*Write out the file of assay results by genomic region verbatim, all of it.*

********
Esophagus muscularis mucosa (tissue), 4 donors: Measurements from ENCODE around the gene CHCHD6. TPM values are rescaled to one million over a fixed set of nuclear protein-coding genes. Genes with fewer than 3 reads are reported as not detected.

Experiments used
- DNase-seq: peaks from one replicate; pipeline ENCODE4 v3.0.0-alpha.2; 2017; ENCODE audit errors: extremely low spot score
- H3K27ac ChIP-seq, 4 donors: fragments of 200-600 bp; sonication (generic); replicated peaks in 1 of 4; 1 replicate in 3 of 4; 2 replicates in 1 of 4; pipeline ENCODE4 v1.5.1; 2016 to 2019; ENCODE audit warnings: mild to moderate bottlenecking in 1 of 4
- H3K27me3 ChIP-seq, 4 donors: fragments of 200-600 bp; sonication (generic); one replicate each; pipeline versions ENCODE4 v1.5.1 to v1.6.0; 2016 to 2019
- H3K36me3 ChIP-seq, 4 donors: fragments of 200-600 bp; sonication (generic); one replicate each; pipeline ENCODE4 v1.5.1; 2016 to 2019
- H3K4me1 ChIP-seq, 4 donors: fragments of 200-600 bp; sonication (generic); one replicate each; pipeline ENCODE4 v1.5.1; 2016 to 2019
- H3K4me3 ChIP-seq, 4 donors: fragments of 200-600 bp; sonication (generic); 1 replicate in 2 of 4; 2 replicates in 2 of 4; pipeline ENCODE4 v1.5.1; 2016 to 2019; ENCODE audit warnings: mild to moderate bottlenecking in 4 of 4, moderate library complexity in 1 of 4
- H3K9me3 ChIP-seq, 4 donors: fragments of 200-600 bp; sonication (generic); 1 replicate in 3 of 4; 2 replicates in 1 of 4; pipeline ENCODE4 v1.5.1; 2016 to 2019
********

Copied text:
Esophagus muscularis mucosa (tissue), 4 donors: Measurements from ENCODE around the gene CHCHD6. TPM values are rescaled to one million over a fixed set of nuclear protein-coding genes. Genes with fewer than 3 reads are reported as not detected.

Experiments used
- DNase-seq: peaks from one replicate; pipeline ENCODE4 v3.0.0-alpha.2; 2017; ENCODE audit errors: extremely low spot score
- H3K27ac ChIP-seq, 4 donors: fragments of 200-600 bp; sonication (generic); replicated peaks in 1 of 4; 1 replicate in 3 of 4; 2 replicates in 1 of 4; pipeline ENCODE4 v1.5.1; 2016 to 2019; ENCODE audit warnings: mild to moderate bottlenecking in 1 of 4
- H3K27me3 ChIP-seq, 4 donors: fragments of 200-600 bp; sonication (generic); one replicate each; pipeline versions ENCODE4 v1.5.1 to v1.6.0; 2016 to 2019
- H3K36me3 ChIP-seq, 4 donors: fragments of 200-600 bp; sonication (generic); one replicate each; pipeline ENCODE4 v1.5.1; 2016 to 2019
- H3K4me1 ChIP-seq, 4 donors: fragments of 200-600 bp; sonication (generic); one replicate each; pipeline ENCODE4 v1.5.1; 2016 to 2019
- H3K4me3 ChIP-seq, 4 donors: fragments of 200-600 bp; sonication (generic); 1 replicate in 2 of 4; 2 replicates in 2 of 4; pipeline ENCODE4 v1.5.1; 2016 to 2019; ENCODE audit warnings: mild to moderate bottlenecking in 4 of 4, moderate library complexity in 1 of 4
- H3K9me3 ChIP-seq, 4 donors: fragments of 200-600 bp; sonication (generic); 1 replicate in 3 of 4; 2 replicates in 1 of 4; pipeline ENCODE4 v1.5.1; 2016 to 2019